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  • Writer's pictureCliff McConville

May Healthy Eating Newsletter


It's been a very busy spring as usual on the farm, and with all we had going on I missed getting the April newsletter out, so consider this almost a double edition. Even with the exceeding dry weather our dairy pasture near IL Route 31 has really been growing like crazy so the cows have been on fresh grass almost full time for the last few weeks. And giving us LOTS of golden creamy delicious raw A2 milk. In fact the girls are producing so much milk now that we have removed the 2 gallon daily limit per customer and have opened up the 5 gallon bulk sale discount in the store and online. If you ever wanted to make that raw milk cheese now is the time!

The hens share the same front pasture with the dairy cows, and they too have really picked up their egg production now that they've been out on the lush green pastures for the past month. With the young pullets starting to lay eggs as well we also have an eggapalooza on our hands, and so have removed the egg limit and even opened up the egg bundle sale for medium eggs. Our fresh eggs will last for up to six weeks in the refrigerator so time to stock up.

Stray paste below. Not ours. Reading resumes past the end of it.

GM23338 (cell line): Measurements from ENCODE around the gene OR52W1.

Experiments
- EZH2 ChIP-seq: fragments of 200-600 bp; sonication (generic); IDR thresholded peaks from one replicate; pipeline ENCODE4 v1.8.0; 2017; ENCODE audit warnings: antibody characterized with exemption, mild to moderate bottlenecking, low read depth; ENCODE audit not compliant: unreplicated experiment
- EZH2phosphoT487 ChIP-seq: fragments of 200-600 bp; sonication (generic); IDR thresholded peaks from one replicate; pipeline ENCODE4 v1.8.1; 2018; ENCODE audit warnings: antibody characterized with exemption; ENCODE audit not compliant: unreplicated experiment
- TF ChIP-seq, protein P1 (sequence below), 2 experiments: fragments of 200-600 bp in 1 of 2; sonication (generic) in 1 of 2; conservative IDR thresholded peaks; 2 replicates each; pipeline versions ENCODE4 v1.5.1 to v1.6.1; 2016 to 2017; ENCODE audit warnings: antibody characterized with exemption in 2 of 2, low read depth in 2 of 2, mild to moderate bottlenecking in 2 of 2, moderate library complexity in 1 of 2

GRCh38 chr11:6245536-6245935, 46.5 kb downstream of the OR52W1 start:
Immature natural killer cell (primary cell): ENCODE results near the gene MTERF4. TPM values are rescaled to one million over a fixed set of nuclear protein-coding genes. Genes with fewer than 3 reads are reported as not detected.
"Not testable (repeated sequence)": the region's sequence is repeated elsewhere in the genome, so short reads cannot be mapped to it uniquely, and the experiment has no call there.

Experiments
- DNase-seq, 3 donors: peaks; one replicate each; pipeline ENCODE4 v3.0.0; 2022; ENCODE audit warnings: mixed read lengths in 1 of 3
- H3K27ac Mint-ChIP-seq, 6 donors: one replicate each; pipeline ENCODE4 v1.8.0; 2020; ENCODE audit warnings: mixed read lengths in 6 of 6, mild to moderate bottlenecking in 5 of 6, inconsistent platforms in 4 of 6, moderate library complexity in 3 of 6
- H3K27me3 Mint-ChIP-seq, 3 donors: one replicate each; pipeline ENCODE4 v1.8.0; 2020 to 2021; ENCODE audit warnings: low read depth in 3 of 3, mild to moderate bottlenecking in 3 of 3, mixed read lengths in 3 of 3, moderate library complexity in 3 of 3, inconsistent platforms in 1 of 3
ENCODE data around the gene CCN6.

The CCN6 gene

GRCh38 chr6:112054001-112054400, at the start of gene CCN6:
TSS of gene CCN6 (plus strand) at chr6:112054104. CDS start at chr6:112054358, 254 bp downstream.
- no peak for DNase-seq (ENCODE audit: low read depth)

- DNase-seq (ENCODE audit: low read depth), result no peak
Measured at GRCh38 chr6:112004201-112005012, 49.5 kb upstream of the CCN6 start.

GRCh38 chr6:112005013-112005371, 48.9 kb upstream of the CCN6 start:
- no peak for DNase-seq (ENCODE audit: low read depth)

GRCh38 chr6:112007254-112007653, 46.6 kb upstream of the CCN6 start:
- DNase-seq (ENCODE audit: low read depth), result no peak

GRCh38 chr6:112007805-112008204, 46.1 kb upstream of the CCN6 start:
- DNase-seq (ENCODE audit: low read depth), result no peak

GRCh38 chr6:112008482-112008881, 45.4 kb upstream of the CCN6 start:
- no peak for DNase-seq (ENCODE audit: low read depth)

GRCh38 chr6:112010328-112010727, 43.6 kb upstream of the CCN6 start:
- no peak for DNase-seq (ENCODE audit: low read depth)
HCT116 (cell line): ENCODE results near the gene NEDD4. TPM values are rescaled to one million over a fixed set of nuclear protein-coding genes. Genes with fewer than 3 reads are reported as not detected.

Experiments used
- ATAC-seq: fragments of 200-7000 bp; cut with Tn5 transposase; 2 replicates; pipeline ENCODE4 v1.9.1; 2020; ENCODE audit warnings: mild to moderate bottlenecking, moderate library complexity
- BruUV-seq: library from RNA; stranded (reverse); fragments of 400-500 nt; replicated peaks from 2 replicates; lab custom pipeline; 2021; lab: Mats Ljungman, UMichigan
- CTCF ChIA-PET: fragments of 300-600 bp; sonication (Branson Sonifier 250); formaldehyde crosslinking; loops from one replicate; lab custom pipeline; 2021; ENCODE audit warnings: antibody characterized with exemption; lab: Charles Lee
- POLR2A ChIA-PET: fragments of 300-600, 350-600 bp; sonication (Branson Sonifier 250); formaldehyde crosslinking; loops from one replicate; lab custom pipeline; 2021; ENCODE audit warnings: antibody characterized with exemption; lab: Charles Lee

Spring is also the season for baby chicks. We have received six batches of broiler chicks (about 500 per week) from our hatchery since the last week of March and we now have four of our five Mobile Range Coops rotating around our beef pasture near the Fox River. They look like big white mobile greenhouses, and we move the entire set every morning to get those chicks onto fresh grass. The first batch came in the last week of March, and will be ready for harvesting in early June, when we will begin selling fresh chickens again.

One of my favorite "chores" is moving the beef herd to fresh pasture at our Elkhorn Farm every day. We are in the process of repairing all the water lines that run through this farm, so for now we bring the entire herd (about 100 head) back to the barnyard once a day to drink from 3 huge water tanks, then setup a new paddock for them to graze for the next day. The new farm has several miles of limestone lanes that lead to all the paddocks so moving the cows around the farm is really easy. And whenever they arrive at their fresh paddock most of the herd will break into a run and race around the fresh grass before settling down to munch on the sweet clover bunches first. I feel sorry for all the millions of feedlot cattle that don't get to experience this cow ecstasy every day.